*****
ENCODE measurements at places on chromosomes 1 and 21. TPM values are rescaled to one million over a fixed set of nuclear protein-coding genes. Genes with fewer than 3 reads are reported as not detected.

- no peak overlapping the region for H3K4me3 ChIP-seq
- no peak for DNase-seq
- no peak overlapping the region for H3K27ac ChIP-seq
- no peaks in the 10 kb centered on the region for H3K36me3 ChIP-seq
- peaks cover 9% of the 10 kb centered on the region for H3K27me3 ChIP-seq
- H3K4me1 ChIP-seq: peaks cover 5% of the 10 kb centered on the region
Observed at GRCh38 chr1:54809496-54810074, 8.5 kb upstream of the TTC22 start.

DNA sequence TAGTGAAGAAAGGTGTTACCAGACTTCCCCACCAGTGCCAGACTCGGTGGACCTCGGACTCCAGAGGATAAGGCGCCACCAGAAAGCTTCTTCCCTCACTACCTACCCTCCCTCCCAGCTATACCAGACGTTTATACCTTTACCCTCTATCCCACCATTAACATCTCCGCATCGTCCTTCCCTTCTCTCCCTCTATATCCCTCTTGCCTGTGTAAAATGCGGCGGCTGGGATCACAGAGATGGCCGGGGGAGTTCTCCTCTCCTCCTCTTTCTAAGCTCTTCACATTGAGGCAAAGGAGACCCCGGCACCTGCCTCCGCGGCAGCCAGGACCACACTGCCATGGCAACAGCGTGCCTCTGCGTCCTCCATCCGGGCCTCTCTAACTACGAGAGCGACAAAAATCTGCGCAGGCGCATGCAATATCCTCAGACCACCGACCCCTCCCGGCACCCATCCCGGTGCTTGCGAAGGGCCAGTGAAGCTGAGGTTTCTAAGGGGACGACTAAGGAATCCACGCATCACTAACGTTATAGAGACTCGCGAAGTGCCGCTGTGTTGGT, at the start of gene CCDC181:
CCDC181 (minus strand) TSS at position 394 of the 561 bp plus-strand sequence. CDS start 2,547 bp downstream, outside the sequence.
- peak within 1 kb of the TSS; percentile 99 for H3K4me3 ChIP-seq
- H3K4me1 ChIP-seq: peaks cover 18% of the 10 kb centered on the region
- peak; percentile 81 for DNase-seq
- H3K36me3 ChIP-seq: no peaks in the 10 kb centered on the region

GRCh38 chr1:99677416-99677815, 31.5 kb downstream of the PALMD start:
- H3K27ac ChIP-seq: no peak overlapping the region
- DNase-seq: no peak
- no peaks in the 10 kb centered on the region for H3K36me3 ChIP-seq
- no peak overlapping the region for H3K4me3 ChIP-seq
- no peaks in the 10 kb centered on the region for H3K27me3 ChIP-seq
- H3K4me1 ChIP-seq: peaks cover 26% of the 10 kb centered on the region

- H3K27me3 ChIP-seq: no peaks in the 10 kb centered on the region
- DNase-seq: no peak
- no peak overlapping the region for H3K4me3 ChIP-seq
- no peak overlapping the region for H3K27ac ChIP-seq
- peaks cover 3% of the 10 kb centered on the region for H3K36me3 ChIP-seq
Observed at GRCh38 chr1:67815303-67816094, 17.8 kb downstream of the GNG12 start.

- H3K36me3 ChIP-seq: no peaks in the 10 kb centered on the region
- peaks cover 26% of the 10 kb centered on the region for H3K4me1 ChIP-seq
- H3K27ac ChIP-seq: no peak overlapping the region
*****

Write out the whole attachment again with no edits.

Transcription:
ENCODE measurements at places on chromosomes 1 and 21. TPM values are rescaled to one million over a fixed set of nuclear protein-coding genes. Genes with fewer than 3 reads are reported as not detected.

- no peak overlapping the region for H3K4me3 ChIP-seq
- no peak for DNase-seq
- no peak overlapping the region for H3K27ac ChIP-seq
- no peaks in the 10 kb centered on the region for H3K36me3 ChIP-seq
- peaks cover 9% of the 10 kb centered on the region for H3K27me3 ChIP-seq
- H3K4me1 ChIP-seq: peaks cover 5% of the 10 kb centered on the region
Observed at GRCh38 chr1:54809496-54810074, 8.5 kb upstream of the TTC22 start.

DNA sequence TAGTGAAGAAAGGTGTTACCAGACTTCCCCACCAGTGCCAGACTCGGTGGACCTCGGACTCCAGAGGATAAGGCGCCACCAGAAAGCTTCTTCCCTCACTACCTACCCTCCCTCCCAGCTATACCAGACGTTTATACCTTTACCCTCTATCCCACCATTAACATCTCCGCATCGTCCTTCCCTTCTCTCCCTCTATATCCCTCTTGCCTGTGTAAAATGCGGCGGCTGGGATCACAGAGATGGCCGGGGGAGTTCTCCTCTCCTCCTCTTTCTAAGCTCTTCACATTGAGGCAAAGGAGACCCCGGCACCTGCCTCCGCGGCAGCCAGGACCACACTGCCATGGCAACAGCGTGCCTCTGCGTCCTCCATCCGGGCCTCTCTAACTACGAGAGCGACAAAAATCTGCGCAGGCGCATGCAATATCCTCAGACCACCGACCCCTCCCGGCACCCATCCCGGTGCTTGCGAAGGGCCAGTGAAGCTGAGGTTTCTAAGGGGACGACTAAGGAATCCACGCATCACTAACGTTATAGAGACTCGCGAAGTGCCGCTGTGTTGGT, at the start of gene CCDC181:
CCDC181 (minus strand) TSS at position 394 of the 561 bp plus-strand sequence. CDS start 2,547 bp downstream, outside the sequence.
- peak within 1 kb of the TSS; percentile 99 for H3K4me3 ChIP-seq
- H3K4me1 ChIP-seq: peaks cover 18% of the 10 kb centered on the region
- peak; percentile 81 for DNase-seq
- H3K36me3 ChIP-seq: no peaks in the 10 kb centered on the region

GRCh38 chr1:99677416-99677815, 31.5 kb downstream of the PALMD start:
- H3K27ac ChIP-seq: no peak overlapping the region
- DNase-seq: no peak
- no peaks in the 10 kb centered on the region for H3K36me3 ChIP-seq
- no peak overlapping the region for H3K4me3 ChIP-seq
- no peaks in the 10 kb centered on the region for H3K27me3 ChIP-seq
- H3K4me1 ChIP-seq: peaks cover 26% of the 10 kb centered on the region

- H3K27me3 ChIP-seq: no peaks in the 10 kb centered on the region
- DNase-seq: no peak
- no peak overlapping the region for H3K4me3 ChIP-seq
- no peak overlapping the region for H3K27ac ChIP-seq
- peaks cover 3% of the 10 kb centered on the region for H3K36me3 ChIP-seq
Observed at GRCh38 chr1:67815303-67816094, 17.8 kb downstream of the GNG12 start.

- H3K36me3 ChIP-seq: no peaks in the 10 kb centered on the region
- peaks cover 26% of the 10 kb centered on the region for H3K4me1 ChIP-seq
- H3K27ac ChIP-seq: no peak overlapping the region